AFAIK there are no hardware specific bits put into the OS at install time that should prevent just relocating the drive from the old machine to the new one. You have already noted and addressed the issues with UUIDs and cloning the drive without also verifying that the UUIDs are updated.
UUIDs needed would need to be updated in /etc/fstab, /boot/efi/EFI/fedora/grub.cfg and /boot/loader/entries. Also dracut may need to update the initramfs image.
All that is easily done on a normal system but I don’t know how silverblue would manage that.
There are different approaches.
What I will do:
- Fresh install Silverblue to the new system
- Silverblue, as checked with version 37, is using btrfs . use btrfs send / receive to copy the filesystem to the new system
- Adjust boot entries, so that it will load the copied btrfs subvolumes
… there are no hardware specific bits put into the OS at install time…
That was my general understanding, what with the Linux kernel being monolithic. However, “the problem most likely is a missing kernel module for the nvme - and rebuilding the initrd via chroot the way to go” from the linked thread made me doubt that. With BIOS and SATA, I know a disk that boots on one system should boot on another in 99% of cases, but UEFI and NVME are newer and more complex and less familiar so as far as I know there could be off-filesystem state.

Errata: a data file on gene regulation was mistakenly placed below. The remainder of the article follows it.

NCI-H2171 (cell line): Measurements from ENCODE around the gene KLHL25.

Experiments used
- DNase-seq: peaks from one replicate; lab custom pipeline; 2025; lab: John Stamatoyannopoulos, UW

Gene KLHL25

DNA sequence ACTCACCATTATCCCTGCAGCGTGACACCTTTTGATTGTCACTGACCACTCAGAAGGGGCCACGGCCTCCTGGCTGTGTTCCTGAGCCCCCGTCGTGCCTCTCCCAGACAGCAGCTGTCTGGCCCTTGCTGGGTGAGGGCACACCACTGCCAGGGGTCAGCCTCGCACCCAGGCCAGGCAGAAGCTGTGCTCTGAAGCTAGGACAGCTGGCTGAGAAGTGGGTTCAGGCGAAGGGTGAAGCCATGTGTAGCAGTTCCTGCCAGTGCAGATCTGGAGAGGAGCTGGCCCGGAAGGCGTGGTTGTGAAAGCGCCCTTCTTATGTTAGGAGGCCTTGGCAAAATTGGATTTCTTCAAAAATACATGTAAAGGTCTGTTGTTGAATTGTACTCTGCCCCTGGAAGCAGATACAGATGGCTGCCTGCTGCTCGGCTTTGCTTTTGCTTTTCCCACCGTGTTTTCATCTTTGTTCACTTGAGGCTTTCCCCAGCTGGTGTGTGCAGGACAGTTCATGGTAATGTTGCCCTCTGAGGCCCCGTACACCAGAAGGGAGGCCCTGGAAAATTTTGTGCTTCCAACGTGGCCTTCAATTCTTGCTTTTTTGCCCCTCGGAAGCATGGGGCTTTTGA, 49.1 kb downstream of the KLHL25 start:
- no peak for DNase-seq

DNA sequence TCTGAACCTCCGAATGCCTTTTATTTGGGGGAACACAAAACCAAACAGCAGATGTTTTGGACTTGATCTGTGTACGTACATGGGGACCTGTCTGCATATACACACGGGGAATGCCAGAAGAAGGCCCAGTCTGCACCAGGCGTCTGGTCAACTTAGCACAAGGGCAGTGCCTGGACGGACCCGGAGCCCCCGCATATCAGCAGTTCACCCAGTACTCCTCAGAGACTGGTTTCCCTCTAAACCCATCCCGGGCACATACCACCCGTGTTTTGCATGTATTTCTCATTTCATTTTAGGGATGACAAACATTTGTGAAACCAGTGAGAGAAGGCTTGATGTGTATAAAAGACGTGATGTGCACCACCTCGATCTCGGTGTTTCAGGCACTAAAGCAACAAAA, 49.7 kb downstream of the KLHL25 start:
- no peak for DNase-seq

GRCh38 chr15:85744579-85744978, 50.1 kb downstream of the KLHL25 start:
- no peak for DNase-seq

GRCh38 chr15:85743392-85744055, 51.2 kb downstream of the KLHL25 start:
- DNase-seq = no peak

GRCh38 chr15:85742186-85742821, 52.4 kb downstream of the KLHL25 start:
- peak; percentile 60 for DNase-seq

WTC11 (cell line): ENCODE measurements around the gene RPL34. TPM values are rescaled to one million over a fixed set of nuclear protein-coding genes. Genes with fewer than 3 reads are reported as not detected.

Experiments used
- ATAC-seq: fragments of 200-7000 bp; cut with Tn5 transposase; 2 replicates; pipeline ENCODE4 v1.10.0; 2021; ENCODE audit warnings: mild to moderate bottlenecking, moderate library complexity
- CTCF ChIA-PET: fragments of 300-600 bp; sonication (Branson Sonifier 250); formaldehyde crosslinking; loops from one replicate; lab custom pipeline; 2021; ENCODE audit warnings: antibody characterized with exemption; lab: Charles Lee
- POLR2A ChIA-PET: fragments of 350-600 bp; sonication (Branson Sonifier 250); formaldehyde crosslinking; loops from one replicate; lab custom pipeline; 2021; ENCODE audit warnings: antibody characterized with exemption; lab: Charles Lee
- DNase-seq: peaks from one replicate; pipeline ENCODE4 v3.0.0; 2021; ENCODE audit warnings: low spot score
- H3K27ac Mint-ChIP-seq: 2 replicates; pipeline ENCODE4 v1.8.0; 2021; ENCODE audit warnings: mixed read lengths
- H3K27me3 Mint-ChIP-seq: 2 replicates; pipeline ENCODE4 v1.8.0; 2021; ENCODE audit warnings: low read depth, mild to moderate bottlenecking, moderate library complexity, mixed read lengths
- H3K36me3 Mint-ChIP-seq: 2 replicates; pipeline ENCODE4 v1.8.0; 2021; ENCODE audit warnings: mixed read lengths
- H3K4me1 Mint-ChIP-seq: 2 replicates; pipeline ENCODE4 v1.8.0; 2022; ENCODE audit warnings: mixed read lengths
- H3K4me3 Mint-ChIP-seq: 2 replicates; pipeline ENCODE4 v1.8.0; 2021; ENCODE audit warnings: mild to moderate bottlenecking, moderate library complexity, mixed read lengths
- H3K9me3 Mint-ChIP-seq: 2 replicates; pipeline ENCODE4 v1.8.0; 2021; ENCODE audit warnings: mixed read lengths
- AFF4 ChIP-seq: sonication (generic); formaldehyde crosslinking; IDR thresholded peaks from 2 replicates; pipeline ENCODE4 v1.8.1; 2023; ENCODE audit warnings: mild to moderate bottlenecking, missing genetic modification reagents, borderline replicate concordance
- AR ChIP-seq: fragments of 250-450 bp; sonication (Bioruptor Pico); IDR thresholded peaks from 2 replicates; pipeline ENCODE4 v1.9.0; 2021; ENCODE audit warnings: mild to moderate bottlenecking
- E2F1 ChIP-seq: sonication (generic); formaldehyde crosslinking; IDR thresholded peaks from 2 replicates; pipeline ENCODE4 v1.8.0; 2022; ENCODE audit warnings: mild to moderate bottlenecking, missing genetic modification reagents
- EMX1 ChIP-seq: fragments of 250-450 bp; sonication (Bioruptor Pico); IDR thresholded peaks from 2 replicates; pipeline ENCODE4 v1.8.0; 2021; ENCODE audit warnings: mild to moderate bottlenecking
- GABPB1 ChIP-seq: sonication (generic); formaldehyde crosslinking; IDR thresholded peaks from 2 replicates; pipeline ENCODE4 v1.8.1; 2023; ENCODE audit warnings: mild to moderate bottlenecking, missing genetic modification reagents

Lo and behold, I see that I have some Intel-specific Flatpaks installed. I didn’t install those, and I doubt I would have found them installed if I had an AMD chip. These Flatpaks are surely not the problem, of course. But it gives reason to doubt that there are 0 install-time decisions written to disk.
I hope that you are right, though. I was hoping someone familiar with the installer’s implementation details might be able to confirm or deny the suspicion.
UUIDs would need to be updated in /etc/fstab
fstab in the OSTree deployment directories and none of the UUIDs in there needed changing. It only references the EXT4
/boot & BTRFS
/ partitions, which were both cloned preserving their IDs. The only difference is the UEFI partition ID.
Also dracut may need to update the initramfs image
Now this is something I didn’t do. It was suggested in one of the linked threads, but I can’t figure out how to do that without more clarity, or hours and hours of research and troubleshooting. Which initramfs images? Where do I find them? What kernel string should I use? Which of the dozens of Dracut parameters should I care about and what arguments are appropriate?
My question for you is: Why does the initramfs image need to be updated? What specific difference is accomplished by the update?
Hey, Sampson, that’s almost exactly what I did. The only difference is that I used CloneZilla instead of
btrfs receive. CloneZilla might even use those under the hood. My cloned BTRFS partition was mountable and free of errors, confirmed from Live CD. So, I would wager that your process will also result in an unbootable system.